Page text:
Figure 3. 3. Plot the particle size distribution (gradation) curve Determine (1) the effective size.5%. losing its ability to flow as a liquid.5 Classify the soil using AASHTO-CS and USCS. consistency of a soil refers to the resistance offered by it against forces that tend to deform or rupture the soil aggregate. Laboratory Definition 1 (ASTM D 4318): Using Cup Device or the Casagrande Apparatus. the amount of gravel. .7 CONSISTENCY OF CLAY SOILS ‘Consistency’ is that property of a material which is manifested by its resistance to flow.). the moisture content corresponding to 25 blows from the flow curve is taken as the liquid limit of the soil. and (4) the coefficient of curvature Determine the textural composition of the soil (i. (3) the uniformity coefficient.2 Variation of volume of soil mass with variation of water content CONSISTENCY LIMITS (Atterberg Limits) and INDECES a.e.. it represents the relative ease with which the soil may be deformed. At this limit. c. sand.6 Classify the soil using AASHTO-CS and USCS. From the figure. EXAMPLE 3. b. In this sense. the soil possesses a small value of shear strength. in other words. Figure 3.3 Flow Curve (x – No. EXAMPLE 3. y – moisture contents) Flow Index (FI) – slope of the flow curve . LL = 31. This is applicable specifically to clay soils and is generally related to the water content.a. Liquid Limit ‘Liquid limit’ (LL or wL) is defined as the arbitrary limit of water content at which the soil is just about to pass from the plastic state into the liquid state. (2) the average particle size. of blows. Consistency may also be looked upon as the degree of firmness of a soil and is often directly related to strength. the liquid limit is the minimum moisture content at which the soil tends to flow as a liquid. In other words. etc.
Δw = separation in terms of moisture content between liquid state lines of two cones M1 = 80-g cone M2 = 240-g cone Laboratory Definition 3: By Feng.092 for soils with LL less than 50% x = 0. Shrinkage Limit ‘Shrinkage limit’ (SL or ws) is the arbitrary limit of water content at which the soil tends to pass from the semi-solid to the solid state. 2000 Where m = slope (taken as positive) of the best-fit straight line. Table: Plasticity Characteristics e. regardless. of further drying.. it is the difference between liquid and plastic limits. Most probable value of PL ∑ f. it is the range of water content within which a soil is in a semisolid state of consistency. w2 = moisture contents at cone penetrations of d1 and d2. when worked upon. Flow Index (FI) – slope of the flow curve ) ( Where ) w1. Consistency Index ‘Consistency index’ or ‘Relative consistency’ (CI or Ic) is defined as the ratio of the difference between liquid limit and the natural water content to the plasticity index of a soil: Where . Plasticity Index ‘Plasticity index’ (PI or Ip) is the range of water content within which the soil exhibits plastic properties. Shrinkage Index ‘Shrinkage index’ (SI or Is) is defined as the difference between the plastic and shrinkage limits of a soil. that is.( One-Point Method ( ) ) Laboratory Definition 2: Using cone penetrometer (fall cone method) with two masses of cone (80 g and 240 g). N: from 15 to 35 blows or drops Where N = number of drops required to close the groove at the moisture content. wN x = 0.e. the soil crumbles. Laboratory Definition: SL can be calculated from this equation ( Where m1 = mass of wet soil m2 = mass of oven-dried soil V1 = volume of wet soil V2 = volume of oven-dried soil d. remains constant in volume. in other words. PL can be determined by this equation: Where 50% < LL < 120%. N: from 20 to 30 blows or drops LL < 50%. If you use a spreadsheet program. the moisture content at which the soil crumbles when rolled into threads of 3. Laboratory Definition 1: By rolling on glass through bare hands.120 for soils with LL more than 50% Laboratory Definition 2: Using Fall Cone penetrometer.2 mm (1/8 in) in diameter is taken as the plastic limit of the soil. you can obtain C and m from a power trend line function that gives the best-fit equation c. respectively b. Thus. the water content corresponding to a 80-g cone penetration of 20 mm defines the liquid limit. It is that water content at which a soil. this is the minimum water content at which the change in shape of the soil is accompanied by visible cracks. Plastic Limit ‘Plastic limit’ (PL or wp) is the arbitrary limit of water content at which the soil tends to pass from the plastic state to the semi-solid state of consistency. i.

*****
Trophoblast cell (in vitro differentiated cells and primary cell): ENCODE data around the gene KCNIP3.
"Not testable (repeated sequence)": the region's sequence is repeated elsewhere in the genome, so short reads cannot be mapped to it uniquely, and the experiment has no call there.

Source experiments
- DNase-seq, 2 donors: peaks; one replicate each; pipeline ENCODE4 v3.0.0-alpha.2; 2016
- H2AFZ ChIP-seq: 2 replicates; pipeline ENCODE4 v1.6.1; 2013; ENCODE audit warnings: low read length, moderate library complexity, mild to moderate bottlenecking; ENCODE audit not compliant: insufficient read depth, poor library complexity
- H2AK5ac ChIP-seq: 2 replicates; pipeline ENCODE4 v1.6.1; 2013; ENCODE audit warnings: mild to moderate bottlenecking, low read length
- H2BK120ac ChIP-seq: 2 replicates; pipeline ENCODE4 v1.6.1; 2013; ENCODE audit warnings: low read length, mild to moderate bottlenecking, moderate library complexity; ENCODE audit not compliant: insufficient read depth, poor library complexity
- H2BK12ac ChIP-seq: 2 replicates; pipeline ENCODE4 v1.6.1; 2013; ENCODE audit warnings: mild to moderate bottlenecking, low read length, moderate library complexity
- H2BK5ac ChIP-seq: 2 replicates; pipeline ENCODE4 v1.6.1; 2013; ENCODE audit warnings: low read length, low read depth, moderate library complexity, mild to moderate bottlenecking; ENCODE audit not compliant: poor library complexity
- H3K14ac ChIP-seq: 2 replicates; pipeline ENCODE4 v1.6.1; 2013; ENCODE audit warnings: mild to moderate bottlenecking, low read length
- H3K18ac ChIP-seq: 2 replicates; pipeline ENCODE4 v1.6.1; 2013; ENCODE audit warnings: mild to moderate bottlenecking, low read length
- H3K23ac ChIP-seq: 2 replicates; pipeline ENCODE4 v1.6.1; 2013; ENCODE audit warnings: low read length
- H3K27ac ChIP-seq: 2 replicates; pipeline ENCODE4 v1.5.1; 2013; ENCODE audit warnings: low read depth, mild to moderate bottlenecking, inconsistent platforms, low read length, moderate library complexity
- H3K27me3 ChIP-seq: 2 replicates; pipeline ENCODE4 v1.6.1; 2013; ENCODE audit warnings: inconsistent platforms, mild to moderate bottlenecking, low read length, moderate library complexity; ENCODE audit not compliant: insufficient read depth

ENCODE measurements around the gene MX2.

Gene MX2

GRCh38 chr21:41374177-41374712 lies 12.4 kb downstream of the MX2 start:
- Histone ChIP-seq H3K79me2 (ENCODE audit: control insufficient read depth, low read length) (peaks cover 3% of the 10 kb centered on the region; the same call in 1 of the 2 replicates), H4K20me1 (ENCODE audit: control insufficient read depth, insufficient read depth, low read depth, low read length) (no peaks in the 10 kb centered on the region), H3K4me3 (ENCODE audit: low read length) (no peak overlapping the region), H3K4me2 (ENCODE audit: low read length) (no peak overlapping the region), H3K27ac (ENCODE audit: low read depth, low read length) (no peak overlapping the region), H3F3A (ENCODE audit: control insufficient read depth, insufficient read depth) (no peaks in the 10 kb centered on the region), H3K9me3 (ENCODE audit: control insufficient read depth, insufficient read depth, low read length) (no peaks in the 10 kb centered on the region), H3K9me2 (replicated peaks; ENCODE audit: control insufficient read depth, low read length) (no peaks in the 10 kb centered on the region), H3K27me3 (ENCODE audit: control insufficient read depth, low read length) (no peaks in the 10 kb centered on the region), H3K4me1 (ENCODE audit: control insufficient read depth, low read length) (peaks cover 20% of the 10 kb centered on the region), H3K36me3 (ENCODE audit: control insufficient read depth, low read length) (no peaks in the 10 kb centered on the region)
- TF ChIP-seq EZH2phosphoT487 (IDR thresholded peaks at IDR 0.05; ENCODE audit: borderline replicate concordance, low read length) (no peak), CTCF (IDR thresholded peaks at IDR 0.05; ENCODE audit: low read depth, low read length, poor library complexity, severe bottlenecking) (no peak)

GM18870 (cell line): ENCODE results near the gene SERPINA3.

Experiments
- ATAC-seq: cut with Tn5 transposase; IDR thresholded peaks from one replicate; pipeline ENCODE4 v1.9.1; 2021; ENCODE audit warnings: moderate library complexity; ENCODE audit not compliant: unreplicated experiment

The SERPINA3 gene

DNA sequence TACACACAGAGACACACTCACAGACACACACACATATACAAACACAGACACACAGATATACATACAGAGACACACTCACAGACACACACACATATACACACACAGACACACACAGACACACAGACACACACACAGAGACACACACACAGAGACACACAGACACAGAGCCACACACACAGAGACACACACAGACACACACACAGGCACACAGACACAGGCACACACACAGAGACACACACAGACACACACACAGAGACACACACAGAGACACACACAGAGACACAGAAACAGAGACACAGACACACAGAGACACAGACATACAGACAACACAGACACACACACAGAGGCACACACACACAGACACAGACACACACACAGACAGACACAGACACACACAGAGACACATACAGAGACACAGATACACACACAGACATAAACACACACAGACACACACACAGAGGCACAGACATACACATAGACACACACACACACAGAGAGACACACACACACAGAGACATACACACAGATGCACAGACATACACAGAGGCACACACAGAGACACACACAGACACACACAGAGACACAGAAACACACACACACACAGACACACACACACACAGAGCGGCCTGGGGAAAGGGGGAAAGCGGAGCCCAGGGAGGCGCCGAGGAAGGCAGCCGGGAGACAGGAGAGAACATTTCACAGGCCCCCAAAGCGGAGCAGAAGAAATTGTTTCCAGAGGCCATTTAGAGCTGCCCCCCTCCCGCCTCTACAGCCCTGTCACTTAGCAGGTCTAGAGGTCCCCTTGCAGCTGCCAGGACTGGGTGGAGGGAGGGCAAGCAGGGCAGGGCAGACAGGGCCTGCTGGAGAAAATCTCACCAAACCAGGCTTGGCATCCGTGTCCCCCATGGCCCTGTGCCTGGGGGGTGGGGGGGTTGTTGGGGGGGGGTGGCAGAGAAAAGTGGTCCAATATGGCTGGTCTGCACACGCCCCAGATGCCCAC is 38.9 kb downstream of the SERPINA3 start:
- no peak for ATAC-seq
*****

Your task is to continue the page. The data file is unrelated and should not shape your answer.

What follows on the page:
2 Four determinations for the plastic limit gave water contents of 20.405 If the soil were to be loaded to failure. Initial and final dry unit weight of soil e. Determine the following: a.3% 20.10 The Atterberg limits of a clay soil are: Liquid limit = 75%.73. Liquidity Index ‘Liquidity index (LI or IL)’ or ‘Water-plasticity ratio’ is the ratio of the difference between the natural water content and the plastic limit to the plasticity index: If LI = 0. the soil is in semi-solid state and is stiff CI < 0. Describe the consistency. Plastic limit = 45%. the soil is in liquid state LI < 0. w = PL LI = 1. e. EXAMPLE 3. The data available is as follows: a.0 45. The specific gravity of solids is 2. d.13 Two soils S1 and S2 are tested in the laboratory for the consistency limits. If a sample of this soil has a volume of 30 cm 3 at the liquid limit and a volume 16. would you expect a brittle failure? EXAMPLE 3.55%. Bulk unit weight of soil d. Which soil is more plastic? Which soil is better foundation material when remolded? Which soil has better strength as a function of water content? Which soil has better strength at the plastic limit? Could organic matter be present in these soils? . w = PL CI > 1. Determine the minimum volume which can be attained by the soil. On oven drying the mass specific gravity falls to 1.26%. Determine the specific gravity of solids and shrinkage limit of the clay. d. LL and PL (in %) b. 80-g cone Penetration (mm) Moisture Content % 8 43. if the natural water content is 27. conducted on a soil sample in the cup device. and the soil behaves like liquid g. gave the following results: Number of blows 10 19 23 27 40 Water Content (%) 60.11 The mass specific gravity of a saturated specimen of clay is 1.8 A fall cone test was carried out on a soil to determine liquid limit and plastic limit using cones of masses 80 g and 240 g.1 15 52 19 56.4 cc Determine the following: a.1 28 62. Shrinkage limit of the soil if the void ratio of this soil is at the minimum volume reached on shrinkage is 0. w = LL LI > 1.5 25. 20.84 when the water content is 38%.12 A saturated soil sample has a volume of 23 cm3 at liquid limit. Void ratio at the LL if Gs = 2. respectively.7 A liquid limit test.5 22 51 30 55.2 39.8% and 11. Void ratio EXAMPLE 3.6 cm3 at the shrinkage limit. Liquidity index and Consistency Index.1 EXAMPLE 3.4%. w = LL CI = 1. Initial volume of saturated soil = 32. the soil is in the semi-solid state and is stiff Table: Consistency Classification h.w = natural moisture content of the soil (water content of a soil in the undisturbed condition in the ground If CI = 0. the natural water content is greater than LL. Plasticity Index c.9 The following results were recorded in a shrinkage limit test using mercury.8 36. Shrinkage limit of soil b. The following results were obtained.70.7 e.9 9 37 240-g cone 18 47. c. EXAMPLE 3. b. The shrinkage limit and liquid limit are 18% and 45%. EXAMPLE 3. and Shrinkage limit = 25%. Toughness Index ‘Toughness Index’ (TI) is defined as the ratio of the plasticity index to the flow index: EXAMPLE 3. determine the specific gravity of solids. Specific gravity of grains c.